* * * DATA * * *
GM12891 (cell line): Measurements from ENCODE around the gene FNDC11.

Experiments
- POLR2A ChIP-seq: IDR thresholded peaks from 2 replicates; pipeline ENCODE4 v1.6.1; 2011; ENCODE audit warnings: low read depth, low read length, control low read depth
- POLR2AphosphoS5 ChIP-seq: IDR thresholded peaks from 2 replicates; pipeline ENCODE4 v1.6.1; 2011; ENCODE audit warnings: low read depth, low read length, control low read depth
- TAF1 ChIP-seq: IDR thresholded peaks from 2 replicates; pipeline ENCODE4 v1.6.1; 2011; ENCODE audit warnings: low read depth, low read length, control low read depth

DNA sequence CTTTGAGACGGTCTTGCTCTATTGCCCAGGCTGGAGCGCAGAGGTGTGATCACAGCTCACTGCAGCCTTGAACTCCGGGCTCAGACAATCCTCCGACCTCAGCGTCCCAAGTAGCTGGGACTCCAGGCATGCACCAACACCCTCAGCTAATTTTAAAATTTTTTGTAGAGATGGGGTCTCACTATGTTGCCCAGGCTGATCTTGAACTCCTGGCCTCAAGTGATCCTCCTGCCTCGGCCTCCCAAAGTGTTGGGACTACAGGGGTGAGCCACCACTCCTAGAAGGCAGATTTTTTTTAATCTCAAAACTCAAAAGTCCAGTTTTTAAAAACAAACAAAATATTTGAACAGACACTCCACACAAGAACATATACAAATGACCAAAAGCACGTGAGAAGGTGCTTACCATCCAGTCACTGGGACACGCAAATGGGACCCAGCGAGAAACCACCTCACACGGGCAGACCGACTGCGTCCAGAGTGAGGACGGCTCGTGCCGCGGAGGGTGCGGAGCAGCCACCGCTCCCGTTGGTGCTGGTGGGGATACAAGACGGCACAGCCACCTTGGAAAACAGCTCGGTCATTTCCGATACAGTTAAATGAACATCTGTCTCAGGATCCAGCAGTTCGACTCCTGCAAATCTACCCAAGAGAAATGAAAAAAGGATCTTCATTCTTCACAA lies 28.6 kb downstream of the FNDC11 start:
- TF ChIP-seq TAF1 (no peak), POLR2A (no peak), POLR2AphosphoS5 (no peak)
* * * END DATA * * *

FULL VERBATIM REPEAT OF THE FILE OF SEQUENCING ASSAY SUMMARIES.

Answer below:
GM12891 (cell line): Measurements from ENCODE around the gene FNDC11.

Experiments
- POLR2A ChIP-seq: IDR thresholded peaks from 2 replicates; pipeline ENCODE4 v1.6.1; 2011; ENCODE audit warnings: low read depth, low read length, control low read depth
- POLR2AphosphoS5 ChIP-seq: IDR thresholded peaks from 2 replicates; pipeline ENCODE4 v1.6.1; 2011; ENCODE audit warnings: low read depth, low read length, control low read depth
- TAF1 ChIP-seq: IDR thresholded peaks from 2 replicates; pipeline ENCODE4 v1.6.1; 2011; ENCODE audit warnings: low read depth, low read length, control low read depth

DNA sequence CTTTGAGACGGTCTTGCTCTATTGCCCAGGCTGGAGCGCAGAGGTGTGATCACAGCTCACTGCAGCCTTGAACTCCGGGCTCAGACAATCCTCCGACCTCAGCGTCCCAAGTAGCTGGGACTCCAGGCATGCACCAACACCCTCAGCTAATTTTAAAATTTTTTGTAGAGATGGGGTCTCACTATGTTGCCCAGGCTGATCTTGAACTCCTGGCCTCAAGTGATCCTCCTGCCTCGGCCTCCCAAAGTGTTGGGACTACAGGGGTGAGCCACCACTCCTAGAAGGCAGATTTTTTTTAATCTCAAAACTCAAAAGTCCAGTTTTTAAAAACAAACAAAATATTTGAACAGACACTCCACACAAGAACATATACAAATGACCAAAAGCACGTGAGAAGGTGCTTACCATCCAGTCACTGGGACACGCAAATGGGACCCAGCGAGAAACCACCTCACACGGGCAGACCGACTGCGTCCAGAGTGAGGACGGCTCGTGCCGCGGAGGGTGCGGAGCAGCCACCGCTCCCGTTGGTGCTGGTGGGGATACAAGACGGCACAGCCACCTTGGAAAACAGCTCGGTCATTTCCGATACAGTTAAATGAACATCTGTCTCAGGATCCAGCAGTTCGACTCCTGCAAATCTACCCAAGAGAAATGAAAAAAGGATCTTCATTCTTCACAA lies 28.6 kb downstream of the FNDC11 start:
- TF ChIP-seq TAF1 (no peak), POLR2A (no peak), POLR2AphosphoS5 (no peak)